When a recipe purports to do something impossible-sounding, the only thing to do is test it out.
Usually I flag recipes to try for two reasons. One, because I have two thirds or more of the ingredients already on hand, or two, because I don’t believe it’ll actually work. (There are more files of saved recipes, of course, like Birthday Dinners, or Dear God, Kenzi, Please Stop Cooking the Same Things on Repeat, but those get far less use.)
Against my own better logic, I’ve always been an embarrassingly reliable sucker for reverse psychology—the fastest way to get me to do something is to tell me there’s no way in hell—and this runs parallel with the kind of recipe I want to cook. The ones I doubt upon reading and cook just to see if they will fail. Add ice to a salad? Yeah, right, Gabrielle Hamilton. Marmite in a meatloaf? Ha, ha! Kenji López-Alt, you’re pulling my leg. A chocolate mousse made from melting together just chocolate and water? No, not possible—I don’t care if you are a chemist, Hervé This. A whipped cream that lasts for eight hours straight? Oookay, Stella Parks. Go on, recipe, I think, I dare you to work.
Of course, many of these recipe writers are right. The ice in that salad keeps the whole thing spectacularly crisp and waters down the assertive anchovy dressing; the marmite in that meatloaf is part of Kenji building an umami bomb, helping give the whole thing more gravity than your mother’s recipe could ever dream of having.
In the case of Parks’s whipped cream, from her recent cookbook, Bravetart, I wasn’t just wrong about Parks being wrong—I was days wrong. When, after eight hours, the whipped cream still stood at attention—when I could flip the whole bowl over and it went nowhere, stabilized like a 1950s beehive—I decided to see how long this would stay the case. I figured one, two days, max. On the fifth day, the pile of fluffed cream wept only a little. This was the whipped cream that would not die.
“Sugar is hygroscopic, which means it’s thirsty for water,” Parks tells me when I ask her why the hell this works. “So the sugar in this recipe serves to keep the cream’s water content in check, binding with it to prevent weeping.” She explains that sugar also helps delay coagulation during the whipping phase, so you can whip the cream to stiff peaks without accidentally making butter. (If you prefer soft peaks, your delicate whipped cream won’t last nearly as long.) Some whipped cream recipes do call for sugar, sure, but at a half cup for just 12 ounces of cream, this one has more than most—which is what makes it so stable for so long. (Parks balances all that sweetness with a healthy pinch of salt.)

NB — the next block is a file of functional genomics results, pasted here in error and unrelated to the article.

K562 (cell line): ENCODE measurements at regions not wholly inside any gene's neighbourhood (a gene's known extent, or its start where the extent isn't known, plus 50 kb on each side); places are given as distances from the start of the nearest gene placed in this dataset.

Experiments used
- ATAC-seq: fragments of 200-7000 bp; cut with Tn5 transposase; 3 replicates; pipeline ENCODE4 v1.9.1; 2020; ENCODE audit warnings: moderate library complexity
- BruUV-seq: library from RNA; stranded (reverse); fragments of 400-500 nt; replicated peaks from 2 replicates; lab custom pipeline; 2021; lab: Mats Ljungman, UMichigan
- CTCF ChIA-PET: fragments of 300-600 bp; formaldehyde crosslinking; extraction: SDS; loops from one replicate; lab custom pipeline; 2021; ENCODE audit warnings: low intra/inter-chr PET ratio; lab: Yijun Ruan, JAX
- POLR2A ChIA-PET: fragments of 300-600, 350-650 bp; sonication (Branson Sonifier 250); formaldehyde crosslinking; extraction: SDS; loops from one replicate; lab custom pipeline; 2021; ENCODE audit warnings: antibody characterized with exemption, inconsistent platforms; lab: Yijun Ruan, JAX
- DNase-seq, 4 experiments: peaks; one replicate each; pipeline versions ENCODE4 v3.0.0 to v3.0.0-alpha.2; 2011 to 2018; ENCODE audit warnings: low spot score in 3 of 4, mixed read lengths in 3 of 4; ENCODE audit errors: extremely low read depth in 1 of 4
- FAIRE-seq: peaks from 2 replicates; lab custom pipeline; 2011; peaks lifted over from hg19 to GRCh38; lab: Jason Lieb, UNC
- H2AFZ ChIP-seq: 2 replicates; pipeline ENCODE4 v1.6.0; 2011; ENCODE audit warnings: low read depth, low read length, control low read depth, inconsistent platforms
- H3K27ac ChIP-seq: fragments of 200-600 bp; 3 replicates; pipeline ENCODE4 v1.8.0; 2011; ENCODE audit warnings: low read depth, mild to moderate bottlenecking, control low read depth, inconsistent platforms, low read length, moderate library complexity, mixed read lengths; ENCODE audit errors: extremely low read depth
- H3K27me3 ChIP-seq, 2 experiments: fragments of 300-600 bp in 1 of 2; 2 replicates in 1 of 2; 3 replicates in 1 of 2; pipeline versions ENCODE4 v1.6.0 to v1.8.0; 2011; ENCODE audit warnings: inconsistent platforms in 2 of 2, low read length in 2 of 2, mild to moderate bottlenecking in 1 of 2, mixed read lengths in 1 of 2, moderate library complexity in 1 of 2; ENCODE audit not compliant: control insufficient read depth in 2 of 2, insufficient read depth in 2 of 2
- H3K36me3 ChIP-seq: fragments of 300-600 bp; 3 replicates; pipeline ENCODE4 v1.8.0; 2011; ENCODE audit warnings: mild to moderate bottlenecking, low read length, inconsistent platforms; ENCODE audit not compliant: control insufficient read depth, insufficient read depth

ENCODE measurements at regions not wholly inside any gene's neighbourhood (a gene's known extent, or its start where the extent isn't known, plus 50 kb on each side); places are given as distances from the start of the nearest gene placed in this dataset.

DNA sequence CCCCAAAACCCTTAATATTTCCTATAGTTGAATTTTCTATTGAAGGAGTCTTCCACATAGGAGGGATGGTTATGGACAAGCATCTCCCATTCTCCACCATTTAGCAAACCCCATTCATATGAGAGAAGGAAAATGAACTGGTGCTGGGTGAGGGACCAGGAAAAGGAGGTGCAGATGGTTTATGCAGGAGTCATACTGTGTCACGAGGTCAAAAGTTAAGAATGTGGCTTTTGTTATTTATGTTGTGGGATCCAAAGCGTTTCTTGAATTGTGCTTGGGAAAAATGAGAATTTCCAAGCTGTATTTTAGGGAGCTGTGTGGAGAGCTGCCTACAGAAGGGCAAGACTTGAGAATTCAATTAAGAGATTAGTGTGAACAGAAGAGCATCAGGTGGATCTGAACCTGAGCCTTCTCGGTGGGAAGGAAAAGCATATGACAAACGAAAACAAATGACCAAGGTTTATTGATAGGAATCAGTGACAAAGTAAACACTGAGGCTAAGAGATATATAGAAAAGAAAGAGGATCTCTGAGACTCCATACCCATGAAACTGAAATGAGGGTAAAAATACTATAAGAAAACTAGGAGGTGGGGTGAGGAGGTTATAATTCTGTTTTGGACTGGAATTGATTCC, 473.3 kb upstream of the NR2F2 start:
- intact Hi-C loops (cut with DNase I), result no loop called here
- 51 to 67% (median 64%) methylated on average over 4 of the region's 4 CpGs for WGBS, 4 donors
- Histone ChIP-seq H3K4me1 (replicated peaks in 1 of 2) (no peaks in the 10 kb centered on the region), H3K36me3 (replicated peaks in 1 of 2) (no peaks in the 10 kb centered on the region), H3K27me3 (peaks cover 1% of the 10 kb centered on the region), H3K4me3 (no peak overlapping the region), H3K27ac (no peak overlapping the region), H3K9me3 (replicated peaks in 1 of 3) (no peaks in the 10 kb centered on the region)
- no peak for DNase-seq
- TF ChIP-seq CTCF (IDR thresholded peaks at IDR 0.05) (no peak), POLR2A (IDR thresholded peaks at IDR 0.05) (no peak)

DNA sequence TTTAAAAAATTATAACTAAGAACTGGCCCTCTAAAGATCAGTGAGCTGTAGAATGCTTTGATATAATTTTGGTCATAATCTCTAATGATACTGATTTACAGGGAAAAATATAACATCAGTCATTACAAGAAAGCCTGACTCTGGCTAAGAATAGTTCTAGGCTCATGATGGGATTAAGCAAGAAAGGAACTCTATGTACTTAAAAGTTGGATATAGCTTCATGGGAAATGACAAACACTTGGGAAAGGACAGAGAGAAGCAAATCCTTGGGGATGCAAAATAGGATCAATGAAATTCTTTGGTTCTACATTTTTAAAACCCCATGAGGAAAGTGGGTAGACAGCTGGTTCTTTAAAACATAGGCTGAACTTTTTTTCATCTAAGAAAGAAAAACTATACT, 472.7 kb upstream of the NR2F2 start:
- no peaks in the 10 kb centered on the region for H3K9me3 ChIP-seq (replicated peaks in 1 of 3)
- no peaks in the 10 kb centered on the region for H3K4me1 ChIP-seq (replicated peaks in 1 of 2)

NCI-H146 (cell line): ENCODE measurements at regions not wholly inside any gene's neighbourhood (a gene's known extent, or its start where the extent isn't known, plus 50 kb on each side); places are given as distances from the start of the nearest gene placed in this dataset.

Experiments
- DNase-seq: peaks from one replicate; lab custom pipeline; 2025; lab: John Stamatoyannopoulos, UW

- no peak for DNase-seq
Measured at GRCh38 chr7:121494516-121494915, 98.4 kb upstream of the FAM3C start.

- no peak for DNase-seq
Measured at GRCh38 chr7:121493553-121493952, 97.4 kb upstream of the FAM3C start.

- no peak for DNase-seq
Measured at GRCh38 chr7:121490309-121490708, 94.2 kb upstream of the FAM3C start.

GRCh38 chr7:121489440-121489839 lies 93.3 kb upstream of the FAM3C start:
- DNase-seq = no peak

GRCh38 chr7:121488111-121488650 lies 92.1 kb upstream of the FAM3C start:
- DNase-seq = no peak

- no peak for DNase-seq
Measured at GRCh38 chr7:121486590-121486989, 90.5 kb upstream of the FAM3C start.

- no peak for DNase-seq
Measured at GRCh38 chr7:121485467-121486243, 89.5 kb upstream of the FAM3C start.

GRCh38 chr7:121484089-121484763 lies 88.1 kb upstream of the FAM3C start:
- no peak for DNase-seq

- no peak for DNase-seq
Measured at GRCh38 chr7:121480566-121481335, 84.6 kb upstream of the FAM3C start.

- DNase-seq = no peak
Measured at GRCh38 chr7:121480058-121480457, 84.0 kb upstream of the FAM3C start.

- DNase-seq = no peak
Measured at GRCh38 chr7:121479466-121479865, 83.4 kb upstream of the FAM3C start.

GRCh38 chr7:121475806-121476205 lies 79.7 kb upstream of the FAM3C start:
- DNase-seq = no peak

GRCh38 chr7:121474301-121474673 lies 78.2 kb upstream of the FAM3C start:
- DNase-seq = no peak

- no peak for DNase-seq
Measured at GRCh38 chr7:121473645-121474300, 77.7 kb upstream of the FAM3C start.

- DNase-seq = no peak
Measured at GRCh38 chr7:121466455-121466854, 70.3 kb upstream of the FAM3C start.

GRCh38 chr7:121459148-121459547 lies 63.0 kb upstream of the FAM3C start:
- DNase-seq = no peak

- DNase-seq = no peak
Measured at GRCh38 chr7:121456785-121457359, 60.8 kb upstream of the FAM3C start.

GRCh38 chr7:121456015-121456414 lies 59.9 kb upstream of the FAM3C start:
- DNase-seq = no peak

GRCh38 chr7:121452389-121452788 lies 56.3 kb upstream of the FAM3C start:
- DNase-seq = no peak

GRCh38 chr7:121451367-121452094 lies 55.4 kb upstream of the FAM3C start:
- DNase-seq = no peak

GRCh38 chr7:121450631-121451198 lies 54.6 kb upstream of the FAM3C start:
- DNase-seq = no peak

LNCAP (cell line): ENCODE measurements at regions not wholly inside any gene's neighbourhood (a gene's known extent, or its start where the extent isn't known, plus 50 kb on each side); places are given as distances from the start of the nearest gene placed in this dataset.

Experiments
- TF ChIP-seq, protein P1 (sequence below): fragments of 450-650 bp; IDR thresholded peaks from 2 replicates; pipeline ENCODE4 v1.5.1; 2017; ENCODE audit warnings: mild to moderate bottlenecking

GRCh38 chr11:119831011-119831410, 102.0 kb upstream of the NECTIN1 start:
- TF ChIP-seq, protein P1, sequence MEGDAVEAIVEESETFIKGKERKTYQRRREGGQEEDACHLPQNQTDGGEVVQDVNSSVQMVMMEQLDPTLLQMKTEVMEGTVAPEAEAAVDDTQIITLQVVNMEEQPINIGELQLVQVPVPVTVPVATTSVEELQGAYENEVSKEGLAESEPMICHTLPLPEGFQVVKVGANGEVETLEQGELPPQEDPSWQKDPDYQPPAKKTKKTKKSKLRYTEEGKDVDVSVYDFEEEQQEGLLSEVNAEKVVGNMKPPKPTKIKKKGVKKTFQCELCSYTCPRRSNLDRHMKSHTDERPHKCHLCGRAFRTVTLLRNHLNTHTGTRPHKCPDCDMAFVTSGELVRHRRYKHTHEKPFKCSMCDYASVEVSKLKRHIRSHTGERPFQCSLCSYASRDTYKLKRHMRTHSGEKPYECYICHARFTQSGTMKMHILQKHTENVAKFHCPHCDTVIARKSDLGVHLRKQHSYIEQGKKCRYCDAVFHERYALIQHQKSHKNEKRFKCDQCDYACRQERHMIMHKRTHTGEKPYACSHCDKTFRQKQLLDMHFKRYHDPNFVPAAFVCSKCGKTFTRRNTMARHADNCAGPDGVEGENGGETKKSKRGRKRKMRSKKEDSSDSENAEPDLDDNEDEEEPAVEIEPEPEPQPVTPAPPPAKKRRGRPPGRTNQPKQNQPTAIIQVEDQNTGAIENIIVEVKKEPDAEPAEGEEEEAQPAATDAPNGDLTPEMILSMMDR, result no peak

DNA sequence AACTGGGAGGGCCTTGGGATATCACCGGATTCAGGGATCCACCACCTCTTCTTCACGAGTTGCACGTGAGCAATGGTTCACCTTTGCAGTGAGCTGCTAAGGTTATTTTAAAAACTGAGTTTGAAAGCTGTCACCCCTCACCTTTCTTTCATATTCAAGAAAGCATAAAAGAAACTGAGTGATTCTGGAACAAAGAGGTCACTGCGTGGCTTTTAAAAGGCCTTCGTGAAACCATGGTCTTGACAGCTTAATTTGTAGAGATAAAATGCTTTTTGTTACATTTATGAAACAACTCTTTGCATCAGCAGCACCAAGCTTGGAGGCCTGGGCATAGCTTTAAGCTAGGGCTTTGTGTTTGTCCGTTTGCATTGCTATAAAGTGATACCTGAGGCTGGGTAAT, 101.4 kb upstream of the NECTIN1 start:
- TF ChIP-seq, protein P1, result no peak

Because I cannot learn to stop questioning everything, I doubted the entire concept: Do we really need a whipped cream that lasts forever? I’m more of a whip-it-when-I-need-it kind of girl myself, and I couldn’t see the average person being much different.
And again I was wrong: For the days (days!) the whipped cream was in my fridge, it was the perfect excuse for an impromptu dessert, or for stealing swipes while looking for something else. I regret not making pancakes that week, or tracking down some out-of-season berries and store-bought cookies, or, hell, making a cake and tucking this whipped cream between the layers. Parks knows better, obviously: “This is a go-to recipe for me all year round, and something that can turn a few brownie squares into the sort of dessert you could serve to guests at a dinner party.” You should probably go do that right now, dinner party or no.